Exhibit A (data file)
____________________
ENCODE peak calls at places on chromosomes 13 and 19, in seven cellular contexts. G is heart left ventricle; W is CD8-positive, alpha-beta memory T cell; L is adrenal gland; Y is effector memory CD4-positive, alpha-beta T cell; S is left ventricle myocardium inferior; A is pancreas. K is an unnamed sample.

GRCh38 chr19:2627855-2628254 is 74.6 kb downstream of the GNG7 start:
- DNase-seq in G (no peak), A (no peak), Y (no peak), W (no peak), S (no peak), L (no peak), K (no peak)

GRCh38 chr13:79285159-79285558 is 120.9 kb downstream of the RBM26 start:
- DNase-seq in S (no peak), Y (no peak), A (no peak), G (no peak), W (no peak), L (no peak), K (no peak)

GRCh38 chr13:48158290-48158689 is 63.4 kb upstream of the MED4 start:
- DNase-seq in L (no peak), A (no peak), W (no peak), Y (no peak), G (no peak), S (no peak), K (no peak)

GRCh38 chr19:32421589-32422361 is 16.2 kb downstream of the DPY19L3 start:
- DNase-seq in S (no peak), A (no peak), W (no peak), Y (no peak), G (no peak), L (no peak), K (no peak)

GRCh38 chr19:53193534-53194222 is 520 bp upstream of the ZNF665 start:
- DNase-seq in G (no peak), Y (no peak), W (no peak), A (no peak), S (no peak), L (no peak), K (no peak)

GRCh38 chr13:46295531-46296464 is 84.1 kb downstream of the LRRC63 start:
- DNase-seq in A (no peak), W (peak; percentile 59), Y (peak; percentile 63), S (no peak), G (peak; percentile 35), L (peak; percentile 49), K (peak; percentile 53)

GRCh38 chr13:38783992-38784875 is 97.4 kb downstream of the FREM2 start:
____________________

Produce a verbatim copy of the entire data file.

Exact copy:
ENCODE peak calls at places on chromosomes 13 and 19, in seven cellular contexts. G is heart left ventricle; W is CD8-positive, alpha-beta memory T cell; L is adrenal gland; Y is effector memory CD4-positive, alpha-beta T cell; S is left ventricle myocardium inferior; A is pancreas. K is an unnamed sample.

GRCh38 chr19:2627855-2628254 is 74.6 kb downstream of the GNG7 start:
- DNase-seq in G (no peak), A (no peak), Y (no peak), W (no peak), S (no peak), L (no peak), K (no peak)

GRCh38 chr13:79285159-79285558 is 120.9 kb downstream of the RBM26 start:
- DNase-seq in S (no peak), Y (no peak), A (no peak), G (no peak), W (no peak), L (no peak), K (no peak)

GRCh38 chr13:48158290-48158689 is 63.4 kb upstream of the MED4 start:
- DNase-seq in L (no peak), A (no peak), W (no peak), Y (no peak), G (no peak), S (no peak), K (no peak)

GRCh38 chr19:32421589-32422361 is 16.2 kb downstream of the DPY19L3 start:
- DNase-seq in S (no peak), A (no peak), W (no peak), Y (no peak), G (no peak), L (no peak), K (no peak)

GRCh38 chr19:53193534-53194222 is 520 bp upstream of the ZNF665 start:
- DNase-seq in G (no peak), Y (no peak), W (no peak), A (no peak), S (no peak), L (no peak), K (no peak)

GRCh38 chr13:46295531-46296464 is 84.1 kb downstream of the LRRC63 start:
- DNase-seq in A (no peak), W (peak; percentile 59), Y (peak; percentile 63), S (no peak), G (peak; percentile 35), L (peak; percentile 49), K (peak; percentile 53)

GRCh38 chr13:38783992-38784875 is 97.4 kb downstream of the FREM2 start: